We analyzed impact of federal pandemic relief and made policy recommendations

A Poverty Solutions analysis of the impact of the federal CARES Act showed the role stimulus checks and expanded unemployment benefits played in stabilizing material hardship levels early in the pandemic. This research was cited in The Atlantic, and lead author Luke Shaefer commented on these issues in the New York Times, while co-authors Rick Rodems and Patrick Cooney authored an op-ed with policy recommendations for future relief packages.

Luke Shaefer and Patrick Cooney analyzed material hardship and mental health during COVID and the research inspired an article in The New York Times.

Poverty Solutions Director H. Luke Shaefer’s research has long focused on the potential of a universal child allowance to reduce child poverty. Amid the pandemic, there is growing bipartisan support among federal policymakers for an expanded child tax credit.

We supported new research projects addressing the impact of COVID-19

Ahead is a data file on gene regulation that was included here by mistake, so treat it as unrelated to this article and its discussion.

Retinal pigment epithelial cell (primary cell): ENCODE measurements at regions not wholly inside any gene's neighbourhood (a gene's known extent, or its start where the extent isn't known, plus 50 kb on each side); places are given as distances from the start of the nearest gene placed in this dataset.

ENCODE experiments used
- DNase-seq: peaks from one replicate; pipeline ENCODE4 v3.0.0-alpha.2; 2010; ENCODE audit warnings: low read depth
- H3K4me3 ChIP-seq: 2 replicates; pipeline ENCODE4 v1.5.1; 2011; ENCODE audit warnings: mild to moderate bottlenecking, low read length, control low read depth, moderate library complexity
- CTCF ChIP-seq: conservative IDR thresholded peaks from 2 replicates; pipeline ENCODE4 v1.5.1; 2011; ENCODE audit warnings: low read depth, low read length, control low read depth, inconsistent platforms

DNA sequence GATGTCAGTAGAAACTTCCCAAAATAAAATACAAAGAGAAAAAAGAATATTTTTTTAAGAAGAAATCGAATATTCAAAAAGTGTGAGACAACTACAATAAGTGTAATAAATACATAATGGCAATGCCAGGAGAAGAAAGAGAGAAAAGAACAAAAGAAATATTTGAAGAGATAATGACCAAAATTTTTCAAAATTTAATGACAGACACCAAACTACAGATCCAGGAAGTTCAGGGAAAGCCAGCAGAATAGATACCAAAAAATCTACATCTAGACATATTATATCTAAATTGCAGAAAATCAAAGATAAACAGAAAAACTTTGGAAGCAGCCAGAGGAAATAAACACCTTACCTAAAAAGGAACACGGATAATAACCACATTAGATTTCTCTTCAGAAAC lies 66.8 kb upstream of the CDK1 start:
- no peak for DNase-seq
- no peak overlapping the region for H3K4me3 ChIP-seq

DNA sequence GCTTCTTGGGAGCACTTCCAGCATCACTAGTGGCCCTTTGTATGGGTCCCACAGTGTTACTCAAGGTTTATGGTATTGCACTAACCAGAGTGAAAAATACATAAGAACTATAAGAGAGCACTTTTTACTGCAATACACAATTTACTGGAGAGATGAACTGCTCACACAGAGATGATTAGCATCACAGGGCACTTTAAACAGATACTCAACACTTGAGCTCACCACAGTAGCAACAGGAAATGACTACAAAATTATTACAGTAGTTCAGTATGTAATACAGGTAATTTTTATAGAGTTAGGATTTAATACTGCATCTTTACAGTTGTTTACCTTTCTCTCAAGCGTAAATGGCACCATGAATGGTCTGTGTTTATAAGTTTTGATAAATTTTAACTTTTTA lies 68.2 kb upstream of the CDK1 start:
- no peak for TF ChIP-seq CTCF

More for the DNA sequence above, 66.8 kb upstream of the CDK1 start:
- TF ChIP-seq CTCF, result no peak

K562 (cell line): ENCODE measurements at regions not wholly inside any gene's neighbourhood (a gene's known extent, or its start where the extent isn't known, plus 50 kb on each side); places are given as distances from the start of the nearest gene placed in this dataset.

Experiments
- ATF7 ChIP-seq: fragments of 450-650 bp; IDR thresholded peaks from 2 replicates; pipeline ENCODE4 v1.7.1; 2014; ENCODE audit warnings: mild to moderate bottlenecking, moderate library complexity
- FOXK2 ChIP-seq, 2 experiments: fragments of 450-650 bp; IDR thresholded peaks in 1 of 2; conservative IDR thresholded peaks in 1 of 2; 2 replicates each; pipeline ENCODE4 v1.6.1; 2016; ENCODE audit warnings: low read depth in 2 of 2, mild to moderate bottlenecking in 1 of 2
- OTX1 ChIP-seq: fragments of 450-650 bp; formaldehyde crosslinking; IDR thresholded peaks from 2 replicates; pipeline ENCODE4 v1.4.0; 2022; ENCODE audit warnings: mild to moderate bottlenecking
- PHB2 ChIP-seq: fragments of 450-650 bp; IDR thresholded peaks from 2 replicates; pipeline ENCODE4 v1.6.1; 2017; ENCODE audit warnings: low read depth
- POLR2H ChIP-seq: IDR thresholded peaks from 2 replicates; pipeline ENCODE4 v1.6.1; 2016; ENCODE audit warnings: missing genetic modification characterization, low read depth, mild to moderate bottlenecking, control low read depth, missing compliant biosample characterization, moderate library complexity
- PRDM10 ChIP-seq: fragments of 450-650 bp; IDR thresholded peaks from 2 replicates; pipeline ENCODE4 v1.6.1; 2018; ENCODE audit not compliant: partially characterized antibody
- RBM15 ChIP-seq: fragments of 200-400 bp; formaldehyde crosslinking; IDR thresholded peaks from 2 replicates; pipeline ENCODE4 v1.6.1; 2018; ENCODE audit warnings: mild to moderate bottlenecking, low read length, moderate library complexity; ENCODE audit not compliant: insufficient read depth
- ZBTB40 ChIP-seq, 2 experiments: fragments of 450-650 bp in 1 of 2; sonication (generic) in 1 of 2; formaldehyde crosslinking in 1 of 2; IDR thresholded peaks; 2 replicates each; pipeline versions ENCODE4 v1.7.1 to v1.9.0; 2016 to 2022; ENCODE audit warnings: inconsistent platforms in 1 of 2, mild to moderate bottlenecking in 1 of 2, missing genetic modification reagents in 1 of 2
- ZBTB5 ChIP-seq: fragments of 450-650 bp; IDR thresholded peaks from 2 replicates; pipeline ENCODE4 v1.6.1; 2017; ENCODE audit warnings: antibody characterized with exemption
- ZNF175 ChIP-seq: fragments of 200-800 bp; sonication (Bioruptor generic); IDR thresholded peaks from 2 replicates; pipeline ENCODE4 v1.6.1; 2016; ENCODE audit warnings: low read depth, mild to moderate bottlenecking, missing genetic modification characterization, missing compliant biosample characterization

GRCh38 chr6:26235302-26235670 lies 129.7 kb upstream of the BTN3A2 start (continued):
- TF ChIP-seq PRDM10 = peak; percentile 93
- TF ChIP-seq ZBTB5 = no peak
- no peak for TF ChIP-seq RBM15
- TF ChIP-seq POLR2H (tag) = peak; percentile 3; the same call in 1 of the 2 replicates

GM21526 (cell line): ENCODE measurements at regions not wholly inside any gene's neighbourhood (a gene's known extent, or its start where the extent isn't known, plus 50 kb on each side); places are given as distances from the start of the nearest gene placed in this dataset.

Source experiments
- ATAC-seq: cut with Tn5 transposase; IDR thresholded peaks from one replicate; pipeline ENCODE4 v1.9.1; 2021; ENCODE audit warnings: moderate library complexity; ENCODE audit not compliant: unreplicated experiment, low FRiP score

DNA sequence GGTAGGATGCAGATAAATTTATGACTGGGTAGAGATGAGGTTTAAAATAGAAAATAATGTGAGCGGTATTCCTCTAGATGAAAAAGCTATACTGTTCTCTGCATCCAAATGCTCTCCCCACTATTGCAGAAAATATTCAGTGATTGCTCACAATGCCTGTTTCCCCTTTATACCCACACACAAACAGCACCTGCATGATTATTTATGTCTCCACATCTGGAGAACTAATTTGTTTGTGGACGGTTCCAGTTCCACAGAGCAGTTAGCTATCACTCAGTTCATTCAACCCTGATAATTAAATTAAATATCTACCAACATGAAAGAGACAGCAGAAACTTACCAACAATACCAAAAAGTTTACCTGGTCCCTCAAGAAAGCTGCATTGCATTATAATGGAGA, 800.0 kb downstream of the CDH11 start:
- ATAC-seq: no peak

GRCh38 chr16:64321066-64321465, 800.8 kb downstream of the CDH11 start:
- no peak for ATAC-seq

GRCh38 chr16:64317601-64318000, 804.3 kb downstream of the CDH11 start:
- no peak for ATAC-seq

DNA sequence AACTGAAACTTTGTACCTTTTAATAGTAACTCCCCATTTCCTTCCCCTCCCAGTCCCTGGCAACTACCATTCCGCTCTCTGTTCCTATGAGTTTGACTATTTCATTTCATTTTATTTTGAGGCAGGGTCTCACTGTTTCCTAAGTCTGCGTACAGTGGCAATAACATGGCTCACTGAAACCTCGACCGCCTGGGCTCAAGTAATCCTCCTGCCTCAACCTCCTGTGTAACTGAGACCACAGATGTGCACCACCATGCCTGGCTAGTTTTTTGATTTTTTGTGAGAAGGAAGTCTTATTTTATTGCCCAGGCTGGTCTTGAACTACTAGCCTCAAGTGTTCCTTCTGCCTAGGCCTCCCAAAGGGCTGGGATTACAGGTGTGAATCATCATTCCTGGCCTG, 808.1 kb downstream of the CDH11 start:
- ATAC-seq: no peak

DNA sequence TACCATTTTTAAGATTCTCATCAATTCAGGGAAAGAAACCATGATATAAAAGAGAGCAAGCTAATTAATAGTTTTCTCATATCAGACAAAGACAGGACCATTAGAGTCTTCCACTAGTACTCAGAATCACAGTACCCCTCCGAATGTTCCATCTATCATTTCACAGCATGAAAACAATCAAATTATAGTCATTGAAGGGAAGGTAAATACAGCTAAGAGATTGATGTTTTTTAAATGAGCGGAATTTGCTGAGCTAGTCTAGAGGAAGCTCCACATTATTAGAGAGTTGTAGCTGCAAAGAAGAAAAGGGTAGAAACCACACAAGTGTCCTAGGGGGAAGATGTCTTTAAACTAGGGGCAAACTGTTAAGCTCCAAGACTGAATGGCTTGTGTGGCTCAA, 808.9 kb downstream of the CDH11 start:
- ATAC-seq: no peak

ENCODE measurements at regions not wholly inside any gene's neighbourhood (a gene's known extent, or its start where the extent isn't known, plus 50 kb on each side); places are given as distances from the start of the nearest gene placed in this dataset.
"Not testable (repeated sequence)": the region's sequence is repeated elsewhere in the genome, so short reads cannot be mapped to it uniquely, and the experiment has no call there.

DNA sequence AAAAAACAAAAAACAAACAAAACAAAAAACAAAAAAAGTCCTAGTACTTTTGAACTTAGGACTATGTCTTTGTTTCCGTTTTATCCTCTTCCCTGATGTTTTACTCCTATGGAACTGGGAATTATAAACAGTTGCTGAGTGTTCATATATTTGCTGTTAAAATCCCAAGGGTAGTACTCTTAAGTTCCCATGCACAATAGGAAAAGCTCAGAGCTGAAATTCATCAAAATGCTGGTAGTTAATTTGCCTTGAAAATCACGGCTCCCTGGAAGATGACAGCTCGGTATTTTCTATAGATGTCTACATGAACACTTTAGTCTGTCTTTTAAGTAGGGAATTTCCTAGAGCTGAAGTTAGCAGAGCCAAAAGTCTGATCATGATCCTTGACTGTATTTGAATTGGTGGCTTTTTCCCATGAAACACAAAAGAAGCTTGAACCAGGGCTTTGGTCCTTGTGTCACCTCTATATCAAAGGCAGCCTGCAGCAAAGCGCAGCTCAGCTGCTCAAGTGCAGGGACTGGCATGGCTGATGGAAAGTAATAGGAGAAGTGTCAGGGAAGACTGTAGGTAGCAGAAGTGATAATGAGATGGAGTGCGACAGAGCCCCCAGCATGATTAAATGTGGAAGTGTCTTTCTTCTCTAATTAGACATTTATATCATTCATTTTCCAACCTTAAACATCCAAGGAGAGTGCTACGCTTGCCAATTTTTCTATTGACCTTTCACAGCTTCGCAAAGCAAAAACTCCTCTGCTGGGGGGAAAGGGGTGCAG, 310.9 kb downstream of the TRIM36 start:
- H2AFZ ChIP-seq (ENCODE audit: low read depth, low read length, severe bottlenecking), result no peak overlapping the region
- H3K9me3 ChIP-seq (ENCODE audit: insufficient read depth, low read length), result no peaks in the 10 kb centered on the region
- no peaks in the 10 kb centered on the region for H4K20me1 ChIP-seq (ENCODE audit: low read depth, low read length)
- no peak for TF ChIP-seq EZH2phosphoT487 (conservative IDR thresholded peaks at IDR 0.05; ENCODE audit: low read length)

Using survey data from Black and Latino respondents in the United States and Puerto Rico, Ana Patricia Esqueda, Ann Chih Lin, Twila Tardif, and Lydwan Perez Westerband are gathering information about worldwide mental, physical, and emotional health in the wake of the pandemic; willingness to vaccinate, compliance with masking and other public health initiatives; and attributions of blame to particular leaders and countries.

Using data from a national survey of low-income adults in mid-March, Julia Wolfson and Cindy Leung of the U-M School of Public Health measured household food security—the lack of consistent access to food—and challenges to meeting basic needs due to COVID-19 through their project examining the Effect of COVID-19 on Food Insecurity in the U.S.

 

Confronting and
Combating Racism

At Poverty Solutions, we view poverty as the result of interlinked systems like housing, education and criminal justice that fail to work as they should for people with low incomes. We know that in many cases these systems are designed by people in power in ways that disproportionately benefit white people while disadvantaging people of color.

In September, we launched a new set of projects that seek to confront structural racism in order to create a more equitable and just society. These research projects will help us better understand how to do that important work.

Connecting with Community